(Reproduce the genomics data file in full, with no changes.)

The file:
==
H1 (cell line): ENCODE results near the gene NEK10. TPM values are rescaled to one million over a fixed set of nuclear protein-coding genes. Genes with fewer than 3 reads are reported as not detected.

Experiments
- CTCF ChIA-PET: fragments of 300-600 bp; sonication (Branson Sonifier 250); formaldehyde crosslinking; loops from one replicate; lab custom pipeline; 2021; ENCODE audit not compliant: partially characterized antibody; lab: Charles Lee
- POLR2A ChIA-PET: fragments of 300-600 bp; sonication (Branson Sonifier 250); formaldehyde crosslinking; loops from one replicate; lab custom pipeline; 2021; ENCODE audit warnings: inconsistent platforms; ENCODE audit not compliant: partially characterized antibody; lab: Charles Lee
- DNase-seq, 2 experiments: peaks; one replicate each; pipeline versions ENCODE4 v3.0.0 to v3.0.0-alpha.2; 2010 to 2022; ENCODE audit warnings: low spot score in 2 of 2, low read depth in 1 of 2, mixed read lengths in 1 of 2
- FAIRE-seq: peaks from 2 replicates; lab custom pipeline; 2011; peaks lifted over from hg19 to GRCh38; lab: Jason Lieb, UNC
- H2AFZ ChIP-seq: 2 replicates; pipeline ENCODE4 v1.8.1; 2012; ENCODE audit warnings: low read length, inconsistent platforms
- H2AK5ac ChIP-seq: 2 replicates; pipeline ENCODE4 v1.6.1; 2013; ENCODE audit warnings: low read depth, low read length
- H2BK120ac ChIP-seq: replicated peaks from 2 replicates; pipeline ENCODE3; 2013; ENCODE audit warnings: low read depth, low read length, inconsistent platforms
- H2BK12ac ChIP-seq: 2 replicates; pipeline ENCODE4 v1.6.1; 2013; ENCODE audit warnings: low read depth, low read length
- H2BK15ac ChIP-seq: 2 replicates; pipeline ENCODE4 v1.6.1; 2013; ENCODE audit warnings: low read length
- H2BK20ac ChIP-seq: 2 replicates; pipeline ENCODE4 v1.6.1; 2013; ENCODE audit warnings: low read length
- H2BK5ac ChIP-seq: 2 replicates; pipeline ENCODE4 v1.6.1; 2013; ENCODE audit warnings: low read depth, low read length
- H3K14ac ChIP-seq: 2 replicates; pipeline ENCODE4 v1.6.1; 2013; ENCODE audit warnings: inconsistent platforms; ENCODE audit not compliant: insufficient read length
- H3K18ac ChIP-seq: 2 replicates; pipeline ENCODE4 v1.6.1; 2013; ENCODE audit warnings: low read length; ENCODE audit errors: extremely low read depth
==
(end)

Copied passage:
H1 (cell line): ENCODE results near the gene NEK10. TPM values are rescaled to one million over a fixed set of nuclear protein-coding genes. Genes with fewer than 3 reads are reported as not detected.

Experiments
- CTCF ChIA-PET: fragments of 300-600 bp; sonication (Branson Sonifier 250); formaldehyde crosslinking; loops from one replicate; lab custom pipeline; 2021; ENCODE audit not compliant: partially characterized antibody; lab: Charles Lee
- POLR2A ChIA-PET: fragments of 300-600 bp; sonication (Branson Sonifier 250); formaldehyde crosslinking; loops from one replicate; lab custom pipeline; 2021; ENCODE audit warnings: inconsistent platforms; ENCODE audit not compliant: partially characterized antibody; lab: Charles Lee
- DNase-seq, 2 experiments: peaks; one replicate each; pipeline versions ENCODE4 v3.0.0 to v3.0.0-alpha.2; 2010 to 2022; ENCODE audit warnings: low spot score in 2 of 2, low read depth in 1 of 2, mixed read lengths in 1 of 2
- FAIRE-seq: peaks from 2 replicates; lab custom pipeline; 2011; peaks lifted over from hg19 to GRCh38; lab: Jason Lieb, UNC
- H2AFZ ChIP-seq: 2 replicates; pipeline ENCODE4 v1.8.1; 2012; ENCODE audit warnings: low read length, inconsistent platforms
- H2AK5ac ChIP-seq: 2 replicates; pipeline ENCODE4 v1.6.1; 2013; ENCODE audit warnings: low read depth, low read length
- H2BK120ac ChIP-seq: replicated peaks from 2 replicates; pipeline ENCODE3; 2013; ENCODE audit warnings: low read depth, low read length, inconsistent platforms
- H2BK12ac ChIP-seq: 2 replicates; pipeline ENCODE4 v1.6.1; 2013; ENCODE audit warnings: low read depth, low read length
- H2BK15ac ChIP-seq: 2 replicates; pipeline ENCODE4 v1.6.1; 2013; ENCODE audit warnings: low read length
- H2BK20ac ChIP-seq: 2 replicates; pipeline ENCODE4 v1.6.1; 2013; ENCODE audit warnings: low read length
- H2BK5ac ChIP-seq: 2 replicates; pipeline ENCODE4 v1.6.1; 2013; ENCODE audit warnings: low read depth, low read length
- H3K14ac ChIP-seq: 2 replicates; pipeline ENCODE4 v1.6.1; 2013; ENCODE audit warnings: inconsistent platforms; ENCODE audit not compliant: insufficient read length
- H3K18ac ChIP-seq: 2 replicates; pipeline ENCODE4 v1.6.1; 2013; ENCODE audit warnings: low read length; ENCODE audit errors: extremely low read depth